The Rose of Tralee was previously a locally grown beauty, picked from the small town of Tralee itself, but now young Irish women and women of Irish ancestry can compete in this pageant from any of 70 some ‘Rose Centres’ around the world - like Luxembourg.

But even though the Roses do not have to have been grown in the soil of County Kerry anymore, it was a pleasure to see the 2016 tiara and crown in Luxembourg go to a young woman who had grown up with the Rose Ball, as familiar with the week-long festival in her hometown as we are with the Schouberfouer.

20-year-old Síle Reidy, from just outside Tralee, was crowned as the 2016 Rose from Luxembourg by her 2015 predecessor Aedammair Ní Chiardha at the Alvisse Parc Hotel in Dommeldange as witnessed by some 300 guests - the largest crowd at the Luxembourg Rose of Tralee Ball in its 15 year history. Heard in whispered tones and what people mistook for whispered tones after a few glasses of Bernard Massard bubbly were things like "I knew she’d get it!” and “She’s so natural!”

Saturday’s five contenders were of all lovely young women, but they would not have made it to the ball if their good looks were all they had going for them. The Rose needs to be a personable representative for her Centre and for Ireland, to be a worthy ambassador for the cultural traditions of the Emerald Isle.

The importance placed on character stems from the poem that inspired the pageant, written by the love-struck well-to-do merchant William Pembroke Mulchinock for the lovely low-income maid Mary Connor back in the 1800s:

She was lovely and fair as the rose of the summer,
Yet 'twas not her beauty alone that won me.
Oh no, 'twas the truth in her eyes ever dawning
That made me love Mary, the Rose of Tralee.

That love story did not have a happy ending, but it has been a blessing for all except the ill-fated lovers. The Rose of Trallee festival that ensued has helped boost tourism in Tralee and County Kerry, fostered Irish pride all around the world, and has helped to encourage young women to aim high and develop the kind of qualities sought after at Rose balls all over the world.

Each of the five young women competing on Saturday evening at the Park Hotel had the depth of character, the poise and grace to make it to the Ball as finalists. Judges Nicola McEvoy, Saran Buckingham and Conor Sweeney did not have an enviable task of choosing between them. 

Jim Kent’s job seemed much easier - but that is not because it really is - he just makes it look that way. Before interviewing the girls as the evening’s MC, he engaged the audience in things like spotting celebrity look-alikes at their tables - was that really John Travolta and Pierce Brosnan? - and he introduced the Irish dancers and got the escorts to do their traditional study strutting upon the stage. The dancing dudes are meant to provide a bit of a laugh for the audience, but some of them were seriously good.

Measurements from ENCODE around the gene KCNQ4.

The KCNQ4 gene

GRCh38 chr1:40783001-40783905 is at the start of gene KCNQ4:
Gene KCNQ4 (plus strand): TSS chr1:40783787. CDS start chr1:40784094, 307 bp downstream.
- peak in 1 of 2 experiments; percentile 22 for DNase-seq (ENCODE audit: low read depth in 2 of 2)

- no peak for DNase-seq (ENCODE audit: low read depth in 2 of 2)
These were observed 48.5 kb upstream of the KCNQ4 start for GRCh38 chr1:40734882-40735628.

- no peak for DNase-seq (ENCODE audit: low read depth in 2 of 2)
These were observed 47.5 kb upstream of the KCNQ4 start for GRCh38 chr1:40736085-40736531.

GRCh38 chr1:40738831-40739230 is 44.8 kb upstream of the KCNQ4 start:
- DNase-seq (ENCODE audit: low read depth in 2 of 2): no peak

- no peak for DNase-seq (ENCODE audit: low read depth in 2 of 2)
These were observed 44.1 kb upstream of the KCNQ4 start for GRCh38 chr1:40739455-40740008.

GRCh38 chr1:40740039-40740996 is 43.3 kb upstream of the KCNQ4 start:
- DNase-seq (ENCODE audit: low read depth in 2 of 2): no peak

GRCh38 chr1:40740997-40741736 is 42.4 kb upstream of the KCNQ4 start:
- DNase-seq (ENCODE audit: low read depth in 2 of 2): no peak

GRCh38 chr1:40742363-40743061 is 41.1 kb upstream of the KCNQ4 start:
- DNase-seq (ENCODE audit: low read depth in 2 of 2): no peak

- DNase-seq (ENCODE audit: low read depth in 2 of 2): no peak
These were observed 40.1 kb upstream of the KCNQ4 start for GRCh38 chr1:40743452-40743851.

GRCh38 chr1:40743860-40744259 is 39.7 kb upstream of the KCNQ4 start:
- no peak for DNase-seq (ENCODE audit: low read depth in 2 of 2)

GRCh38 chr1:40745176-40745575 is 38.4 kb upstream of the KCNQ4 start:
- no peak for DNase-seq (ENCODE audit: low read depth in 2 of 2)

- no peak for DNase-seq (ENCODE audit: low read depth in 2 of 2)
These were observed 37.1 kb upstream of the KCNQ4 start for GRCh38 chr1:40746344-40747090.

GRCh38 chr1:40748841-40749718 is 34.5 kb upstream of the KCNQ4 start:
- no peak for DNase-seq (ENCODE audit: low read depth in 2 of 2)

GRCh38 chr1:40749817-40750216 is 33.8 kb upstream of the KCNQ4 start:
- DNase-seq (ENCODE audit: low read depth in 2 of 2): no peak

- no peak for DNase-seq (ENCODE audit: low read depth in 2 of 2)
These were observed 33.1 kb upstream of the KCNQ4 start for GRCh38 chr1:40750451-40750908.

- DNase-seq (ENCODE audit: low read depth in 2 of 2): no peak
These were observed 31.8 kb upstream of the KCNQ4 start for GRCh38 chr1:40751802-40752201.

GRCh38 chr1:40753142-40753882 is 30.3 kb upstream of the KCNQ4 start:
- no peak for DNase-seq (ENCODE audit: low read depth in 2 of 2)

Also seriously good was the meal - as pleasing to the eye as to the palette - and between courses, the main fare was dished up - the competition started in earnest.

Jim Kent asked the first girl up - 24-year old Cathy Liddy from County Clare - what she was afraid of. She said scary movies, but with a BA in Irish Music and Dance she was not at all nervous about playing the flute after answering his questions. Next up was 21-year old Emma Livingstone, who helps out with Irish dancing here in Luxembourg and you could see why as she took to the dance floor herself. 20-year-old Leena Doherty - born on St. Patrick’s Day - spoke fondly of her family (and is one of six children!), winning the crowd’s approval, and Shannon Daniels was confident and poised as she answered Jim’s questions, sounding as polished and professional as he did. Last but not least up was Síle, who was not only brought up loving the Rose of Tralee pageant, but also loving - and playing - Gaellic football. She told the crowd she was athletic, and sure enough - she crossed Saturday night’s finish line first, claiming the gold as Luxembourg's 2016 Rose.

The crowd seemed  as pleased as Reidy herself and the other girls were supportive and happy for her even though they must have been a little let down themselves not to have the chance to compete in the Rose of Tralee this August and to represent Luxembourg over the coming year. As the 2015 Rose Aedammair said, it is an amazing experience that seemed to have flown by.  

So too did the night -  If the other girls were at first let down they put it behind them quickly enough and were all smiles and in great moods on the dance floor, where they joined the dozens of others enticed by the irresistable beats played by DJ Sam Steen. The party went on full speed - lots of people donning fun costume props and posing in the photo booth between dancing, which carried on until 03:00. There are other images not on film that will also last a lifetime, like petite Cathy Liddy, barefoot and holding on to her dress hem as she kicked up her feet, energetic and laughing, and tombola winners jumping up in delight when their numbers were called for generous prizes ranging from flights to Dublin to surprise gifts from the Rose Ball’s main sponsor, FundRock Management Company S.A.

Last year’s tombola raised more than €4,250 for charity - this year’s is thought to have raised even more. Nice to know that this event that was so much fun for everyone also does so much good.

Photos by Artur Kurkowiak and Wendy Winn